As the suitable product mix at its Angul facility continues ramp-up, Naveen Jindal-led Jindal Steel & Power (JSPL) could be looking to capture the growing demand from the domestic infrastructure segment in the coming years.
According a recent Icra report, India’s domestic steel consumption growth is expected to grow by 7 per cent in the current fiscal with the trend likely to continue in FY20, largely driven by government focus on infrastructure sector.
“For Jindal Steel, the upside potential is the highest, not just because we are upping production but also because of our product mix. This mix is very much suitable for a nation that is on the verge of building its infrastructure,” joint managing director Naushad Akhter Ansari told Business Standard.
Long steel products find wide application in the infrastructure sector. Rail, plates and rounds are the three products company aims to focus on. Railways, defence, petroleum and water pipes are the segments where these product would find demand.
With large integrated producers such as Tata Steel and JSW Steel focusing on high margin flat products (used in auto sector), Jindal Steel stands a strong chance to capture the upcoming demand from the infrastructure segment.
Flat steel products are used mainly in the auto sector. Along with Jindal Steel, state-owned Steel Authority of India (SAIL) is another large player in the long product business.
“We should finish ramping up 75-80 per cent of the six-million-tonne facility this year and balance next year,” informed Ansari.
Meanwhile, analysts warn about shrinking spreads impacting domestic steel sector’s profitability.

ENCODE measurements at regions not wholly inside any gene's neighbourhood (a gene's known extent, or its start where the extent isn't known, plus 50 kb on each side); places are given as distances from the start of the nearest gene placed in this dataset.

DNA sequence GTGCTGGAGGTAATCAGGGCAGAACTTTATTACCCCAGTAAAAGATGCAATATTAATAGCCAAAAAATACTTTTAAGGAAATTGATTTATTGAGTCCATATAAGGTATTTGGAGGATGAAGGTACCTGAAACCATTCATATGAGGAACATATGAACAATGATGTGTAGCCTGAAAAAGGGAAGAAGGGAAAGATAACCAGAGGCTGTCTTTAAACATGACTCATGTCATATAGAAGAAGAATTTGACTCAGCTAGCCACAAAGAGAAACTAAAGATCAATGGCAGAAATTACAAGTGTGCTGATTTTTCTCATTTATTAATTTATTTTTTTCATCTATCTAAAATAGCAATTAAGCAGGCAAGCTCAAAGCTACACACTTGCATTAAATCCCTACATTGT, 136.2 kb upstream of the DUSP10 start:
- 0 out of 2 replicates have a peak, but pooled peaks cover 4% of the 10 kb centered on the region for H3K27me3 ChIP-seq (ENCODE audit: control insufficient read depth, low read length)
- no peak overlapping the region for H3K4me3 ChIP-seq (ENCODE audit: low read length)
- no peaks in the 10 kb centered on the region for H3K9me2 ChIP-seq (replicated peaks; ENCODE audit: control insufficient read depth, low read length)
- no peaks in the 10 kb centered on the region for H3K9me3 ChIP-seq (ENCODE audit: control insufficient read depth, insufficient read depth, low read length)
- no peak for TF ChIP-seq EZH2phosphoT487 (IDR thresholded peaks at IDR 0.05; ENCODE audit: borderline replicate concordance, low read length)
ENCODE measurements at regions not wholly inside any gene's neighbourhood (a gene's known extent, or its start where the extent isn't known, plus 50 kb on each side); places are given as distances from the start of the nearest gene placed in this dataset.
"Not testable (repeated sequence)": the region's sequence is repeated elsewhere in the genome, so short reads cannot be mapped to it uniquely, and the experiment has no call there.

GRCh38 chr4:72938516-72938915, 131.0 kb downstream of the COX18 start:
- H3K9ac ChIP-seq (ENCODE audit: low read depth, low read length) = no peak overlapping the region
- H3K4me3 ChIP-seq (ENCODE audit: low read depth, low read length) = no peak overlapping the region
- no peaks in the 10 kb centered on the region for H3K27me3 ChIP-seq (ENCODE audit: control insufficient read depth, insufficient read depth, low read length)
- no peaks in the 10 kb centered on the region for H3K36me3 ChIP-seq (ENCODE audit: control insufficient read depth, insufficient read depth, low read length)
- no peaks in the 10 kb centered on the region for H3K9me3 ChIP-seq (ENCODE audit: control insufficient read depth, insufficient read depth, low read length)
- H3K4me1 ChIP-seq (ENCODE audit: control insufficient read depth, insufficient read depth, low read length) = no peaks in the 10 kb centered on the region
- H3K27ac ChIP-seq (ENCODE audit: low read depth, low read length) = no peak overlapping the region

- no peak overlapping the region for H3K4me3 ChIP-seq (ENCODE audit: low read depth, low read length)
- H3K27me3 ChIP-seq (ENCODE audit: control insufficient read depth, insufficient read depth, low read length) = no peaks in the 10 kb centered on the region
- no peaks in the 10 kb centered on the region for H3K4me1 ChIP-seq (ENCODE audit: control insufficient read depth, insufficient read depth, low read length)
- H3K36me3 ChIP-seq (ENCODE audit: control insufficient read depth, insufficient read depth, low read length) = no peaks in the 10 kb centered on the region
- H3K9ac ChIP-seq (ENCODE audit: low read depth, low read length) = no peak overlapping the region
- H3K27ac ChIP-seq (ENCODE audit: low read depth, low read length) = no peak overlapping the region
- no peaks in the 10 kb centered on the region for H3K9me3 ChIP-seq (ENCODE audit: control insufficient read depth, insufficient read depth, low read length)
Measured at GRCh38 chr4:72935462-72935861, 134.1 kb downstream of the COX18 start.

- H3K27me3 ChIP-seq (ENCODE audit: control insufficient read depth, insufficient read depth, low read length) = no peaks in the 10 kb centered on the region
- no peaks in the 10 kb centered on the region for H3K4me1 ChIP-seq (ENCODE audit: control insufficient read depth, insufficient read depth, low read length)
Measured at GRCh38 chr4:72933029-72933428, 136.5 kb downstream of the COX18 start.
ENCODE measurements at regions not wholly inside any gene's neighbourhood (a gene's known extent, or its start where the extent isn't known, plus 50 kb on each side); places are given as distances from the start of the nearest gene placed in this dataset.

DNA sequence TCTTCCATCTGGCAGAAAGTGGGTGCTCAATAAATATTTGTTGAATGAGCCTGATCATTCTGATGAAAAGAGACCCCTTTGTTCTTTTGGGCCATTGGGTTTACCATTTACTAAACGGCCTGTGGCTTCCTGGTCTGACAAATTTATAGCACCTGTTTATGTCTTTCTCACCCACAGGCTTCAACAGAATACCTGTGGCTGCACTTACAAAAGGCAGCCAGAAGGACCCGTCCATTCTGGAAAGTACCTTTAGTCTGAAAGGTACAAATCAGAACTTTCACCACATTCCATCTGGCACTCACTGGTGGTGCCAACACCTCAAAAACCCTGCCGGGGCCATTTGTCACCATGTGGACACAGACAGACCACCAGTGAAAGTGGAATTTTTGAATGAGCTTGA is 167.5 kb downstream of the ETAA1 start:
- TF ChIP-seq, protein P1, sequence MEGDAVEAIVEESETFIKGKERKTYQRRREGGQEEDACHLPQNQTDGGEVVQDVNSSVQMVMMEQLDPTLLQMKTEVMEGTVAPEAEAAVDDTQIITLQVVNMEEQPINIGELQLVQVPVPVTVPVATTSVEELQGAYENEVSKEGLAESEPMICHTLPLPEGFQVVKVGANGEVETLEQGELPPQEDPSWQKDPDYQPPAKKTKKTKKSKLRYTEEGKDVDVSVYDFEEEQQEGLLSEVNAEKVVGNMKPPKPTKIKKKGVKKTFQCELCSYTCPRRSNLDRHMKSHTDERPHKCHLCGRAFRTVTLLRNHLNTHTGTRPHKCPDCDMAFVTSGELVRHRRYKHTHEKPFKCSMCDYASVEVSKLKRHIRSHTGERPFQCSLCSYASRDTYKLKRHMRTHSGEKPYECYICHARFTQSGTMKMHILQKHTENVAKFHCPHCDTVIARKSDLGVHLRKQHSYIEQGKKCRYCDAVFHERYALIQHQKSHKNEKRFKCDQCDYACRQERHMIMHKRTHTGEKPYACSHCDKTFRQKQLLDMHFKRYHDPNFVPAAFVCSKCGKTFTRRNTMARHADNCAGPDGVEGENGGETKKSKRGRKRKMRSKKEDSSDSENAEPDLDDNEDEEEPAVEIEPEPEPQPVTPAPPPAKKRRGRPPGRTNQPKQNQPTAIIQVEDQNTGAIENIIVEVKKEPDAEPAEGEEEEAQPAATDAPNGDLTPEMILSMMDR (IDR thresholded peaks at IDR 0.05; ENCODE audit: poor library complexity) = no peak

In the last three months, the spread has shrunk 40-45 per cent.
“Steel prices have come down in the last few months but its raw material prices haven’t dropped in the same proportion. This is one area steel companies need to continuously watch going ahead, especially companies with high debt,” informed Giriraj Daga, portfolio manager at Visaria Securities.
Jindal Steel’s recent capex at Angul in Odisha has led to burdening of the balance sheet with debt at around Rs 42,000 crore as on March 31, 2018. This is one of the reasons the company has refrained from participating in bidding for any of the assets that were on offer under the insolvency process.
While the company’s steel EBIT has been growing over the three years, maintaining it at the current levels is the key, said brokerages. (see chart)
“The company would need an EBITDA of about Rs 4,600 crore annually to service the interest on debt alone. The important bit is to keep the EBITDA sustainable,” said Daga.
Jindal Steel’s total steel capacity is 10.6 million tonne which includes 2.4 million tonne of Oman capacity. The company also has a power business of combined capacity of 5,034 Mw power generation.
|Steel Production||Steel Sales||PBIT (Rs Cr)||PBIT /Tonne ( Rs)|
|Compiled by BS research Bureau|